It's probably the most high-profile outage imaginable: A power loss at the stadium hosting the Super Bowl, in the middle of the game. How could this happen?
The power outage during the game is being blamed on an unspecified "abnormality" in electrical load at the point where the feeder lines from local utility Entergy Corp. enter the Superdome. The feeder system to the stadium was reportedly upgraded in December as part of broader power infrastructure improvements ahead of the game.
Local officials say a power monitoring system at the Superdome detected the problem and tripped a breaker during the third quarter of the Super Bowl Sunday night, leaving parts of the Stadium running on auxliary power and causing a 35-minute delay in the middle of the world's most watched sporting event.
Attention quickly focused on recent upgrades to the electrical infrastructure at the stadium, which included the replacement of electrical feeder lines to the Stadium in mid-December, according to the Times-Picayune. Early Monday, stadium management said its preliminary review suggested the outage wasn't related to the upgrades.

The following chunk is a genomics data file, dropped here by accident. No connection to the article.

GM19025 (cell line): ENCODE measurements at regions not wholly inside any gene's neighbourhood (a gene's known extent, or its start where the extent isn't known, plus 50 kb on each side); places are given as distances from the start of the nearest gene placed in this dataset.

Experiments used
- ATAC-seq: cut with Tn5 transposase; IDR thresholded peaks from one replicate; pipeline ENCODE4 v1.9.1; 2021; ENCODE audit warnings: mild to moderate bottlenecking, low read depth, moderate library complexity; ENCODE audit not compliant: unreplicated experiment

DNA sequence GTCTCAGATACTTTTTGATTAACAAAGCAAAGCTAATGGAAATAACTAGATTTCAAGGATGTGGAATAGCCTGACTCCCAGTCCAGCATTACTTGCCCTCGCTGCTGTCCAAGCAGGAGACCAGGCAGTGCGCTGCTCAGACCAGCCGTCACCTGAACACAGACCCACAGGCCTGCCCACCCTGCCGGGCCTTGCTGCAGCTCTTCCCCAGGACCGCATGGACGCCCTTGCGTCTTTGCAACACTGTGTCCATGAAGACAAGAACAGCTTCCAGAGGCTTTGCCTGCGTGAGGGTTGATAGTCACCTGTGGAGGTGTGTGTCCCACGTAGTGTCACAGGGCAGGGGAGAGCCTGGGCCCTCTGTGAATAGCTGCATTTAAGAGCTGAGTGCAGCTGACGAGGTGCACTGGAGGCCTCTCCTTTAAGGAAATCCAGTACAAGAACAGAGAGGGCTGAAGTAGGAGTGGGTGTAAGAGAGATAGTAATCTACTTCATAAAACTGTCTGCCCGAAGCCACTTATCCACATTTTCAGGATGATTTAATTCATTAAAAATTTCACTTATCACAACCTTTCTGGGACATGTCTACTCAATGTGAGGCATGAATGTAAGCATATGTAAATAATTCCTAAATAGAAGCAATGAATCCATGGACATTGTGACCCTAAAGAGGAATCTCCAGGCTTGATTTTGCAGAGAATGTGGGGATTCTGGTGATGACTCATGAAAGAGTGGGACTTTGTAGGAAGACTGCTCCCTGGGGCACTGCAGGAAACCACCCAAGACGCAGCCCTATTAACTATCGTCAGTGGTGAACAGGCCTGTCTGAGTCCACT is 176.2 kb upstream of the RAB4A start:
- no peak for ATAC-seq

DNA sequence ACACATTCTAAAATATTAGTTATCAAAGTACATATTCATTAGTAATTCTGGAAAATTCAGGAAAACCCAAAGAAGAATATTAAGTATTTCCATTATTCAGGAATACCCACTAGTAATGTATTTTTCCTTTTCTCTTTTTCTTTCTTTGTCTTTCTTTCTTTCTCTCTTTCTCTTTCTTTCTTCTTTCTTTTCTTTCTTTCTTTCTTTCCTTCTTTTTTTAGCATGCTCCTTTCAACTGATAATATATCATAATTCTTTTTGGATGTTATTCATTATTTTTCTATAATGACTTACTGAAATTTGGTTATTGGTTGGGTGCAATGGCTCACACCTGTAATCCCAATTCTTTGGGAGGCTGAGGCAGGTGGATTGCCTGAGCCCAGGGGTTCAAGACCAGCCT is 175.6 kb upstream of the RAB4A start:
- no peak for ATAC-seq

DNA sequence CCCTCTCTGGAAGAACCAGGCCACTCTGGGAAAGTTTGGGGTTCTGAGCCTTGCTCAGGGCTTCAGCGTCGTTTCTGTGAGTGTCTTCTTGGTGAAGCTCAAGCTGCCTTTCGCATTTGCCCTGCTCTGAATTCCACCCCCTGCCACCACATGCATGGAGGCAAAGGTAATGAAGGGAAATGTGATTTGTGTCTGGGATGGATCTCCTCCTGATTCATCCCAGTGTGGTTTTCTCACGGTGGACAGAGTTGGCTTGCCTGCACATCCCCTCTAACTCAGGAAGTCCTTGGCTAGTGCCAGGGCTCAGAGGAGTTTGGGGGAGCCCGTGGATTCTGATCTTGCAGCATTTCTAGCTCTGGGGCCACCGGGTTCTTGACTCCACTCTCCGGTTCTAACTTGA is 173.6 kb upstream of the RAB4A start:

The electrical monitoring systems at the stadium performed as designed, according to a joint statement from New Orleans utility Entergy Corporation and SMG, the management company of the Superdome.
"Shortly after the beginning of the second half, a piece of equipment that is designed to monitor electrical load sensed an abnormality in the system," the statement said. "The fault-sensing equipment activated where the Superdome equipment intersects with Entergy's feed into the facility.
"Once the issue was detected, the sensing equipment operated as designed and opened a breaker, causing power to be partially cut to the Superdome in order to isolate the issue. Backup generators kicked in immediately as designed. Entergy and SMG subsequently coordinated start up procedures, ensuring that full power was safely restored to the Superdome."
The Times-Picayune reports that in September the Louisiana Stadium and Exposition District, which operates the Superdome, approved $700,000 in spending to "upgrade electrical services at the Superdome," noting that the work on a secondary electrical feeder line "must be completed before the Super Bowl." The work, which was referred to in meeting minutes as the "Emergency Feeder Repair Project," was completed during a two-day shutdown of the Superdome in December.
The investigation is continuing, and the resulting incident report will be closely watched by the mission-critical community.